It's often said that architects need to think big, and this is especially true for master planning, a scale of design so large that projects are typically measured in acres or hectares and delivery timelines can span decades. This is an area of the practice that's frequently understated, perhaps because it has remained under the umbrella of architecture and hasn’t yet broken off into its own separate discipline, or because the sheer size and lengthy completion times don’t easily translate into press-ready photo ops. However, it’s for exactly these reasons that a completed master plan can say more about a particular culture or era than a single building, park or interior can ever aspire to.
Today's mixed-use urban designs provide an exceptionally high level of prescription compared to planning efforts of the previous century. After a decades-long proliferation of single-use districts led to an impractical division of life's myriad activities, there has recently been an incredible demand to produce new urban districts based on previous practices of adjacency and close connection.
Occurring primarily in developed nations, a post-industrial economy now allows such adjacencies to exist without the detrimental health effects that led to a division of uses in the first place. Coupled with a cultural shift that's seen a massive wave of re-urbanization in our cities, it's possible that the sort of districts featured below will eventually become the norm again, replacing excessively-divided, single-use developments that have defined the planning profession since its modern inception.
On Amager island in Copenhagen, this development — planned to house 100,000 — occurs around a major infrastructural crossroads. Providing all the daily needs of its inhabitants, this new district's prime draw is quick, easy access to multi-modal transportation options and short travel times to nearby hubs.
This district was conceived to be a destination along the city's waterfront, drawing people from the internationally-known Guggenheim museum next door. The area's master plan, which dates from the late 1990's, accommodates several high-profile buildings and is woven together with an extensive park.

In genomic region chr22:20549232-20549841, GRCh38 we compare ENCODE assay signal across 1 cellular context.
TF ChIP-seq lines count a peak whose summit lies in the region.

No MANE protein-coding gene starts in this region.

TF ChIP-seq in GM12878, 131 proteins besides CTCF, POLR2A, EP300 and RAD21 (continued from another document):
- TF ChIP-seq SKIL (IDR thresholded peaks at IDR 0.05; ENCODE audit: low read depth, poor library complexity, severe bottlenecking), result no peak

For a waterfront site in central Shanghai, the primary focus was environmental sustainability. Inherent already in the project's location above major transit, a thorough mix of uses were placed here to ensure 24-hour livability.
With an ominous, fortress-like appearance, this development combines dense lower-level retail and shopping with numerous residential towers. Seated next to a waterway, it adds legibility to the edge of a busy shoreline road.
Another dense waterfront development in Shanghai, this international cruise ship terminal places a dense mixed-use district alongside its maritime program. Although tightly-packed by western standards, spacing between the buildings was prescribed as being open enough to give them "breathing room" in comparison to the rest of the city's fabric.
Primarily an entertainment district, this development also features office space and retail. It is organized around a central square that acts as an amphitheater for 35,000 people.
Combining office and retail, this sustainably-oriented development is another indicator of the rapid pace of urbanization happening in China. The solution was reached with a prominent tower-and-bar configuration making full use of the site.
This waterside development in Amsterdam was designed as if it were a solid city block with large voids subtracted from it to accommodate the various programs. This method allowed twice the client's desired volume to be provided in the final build-out.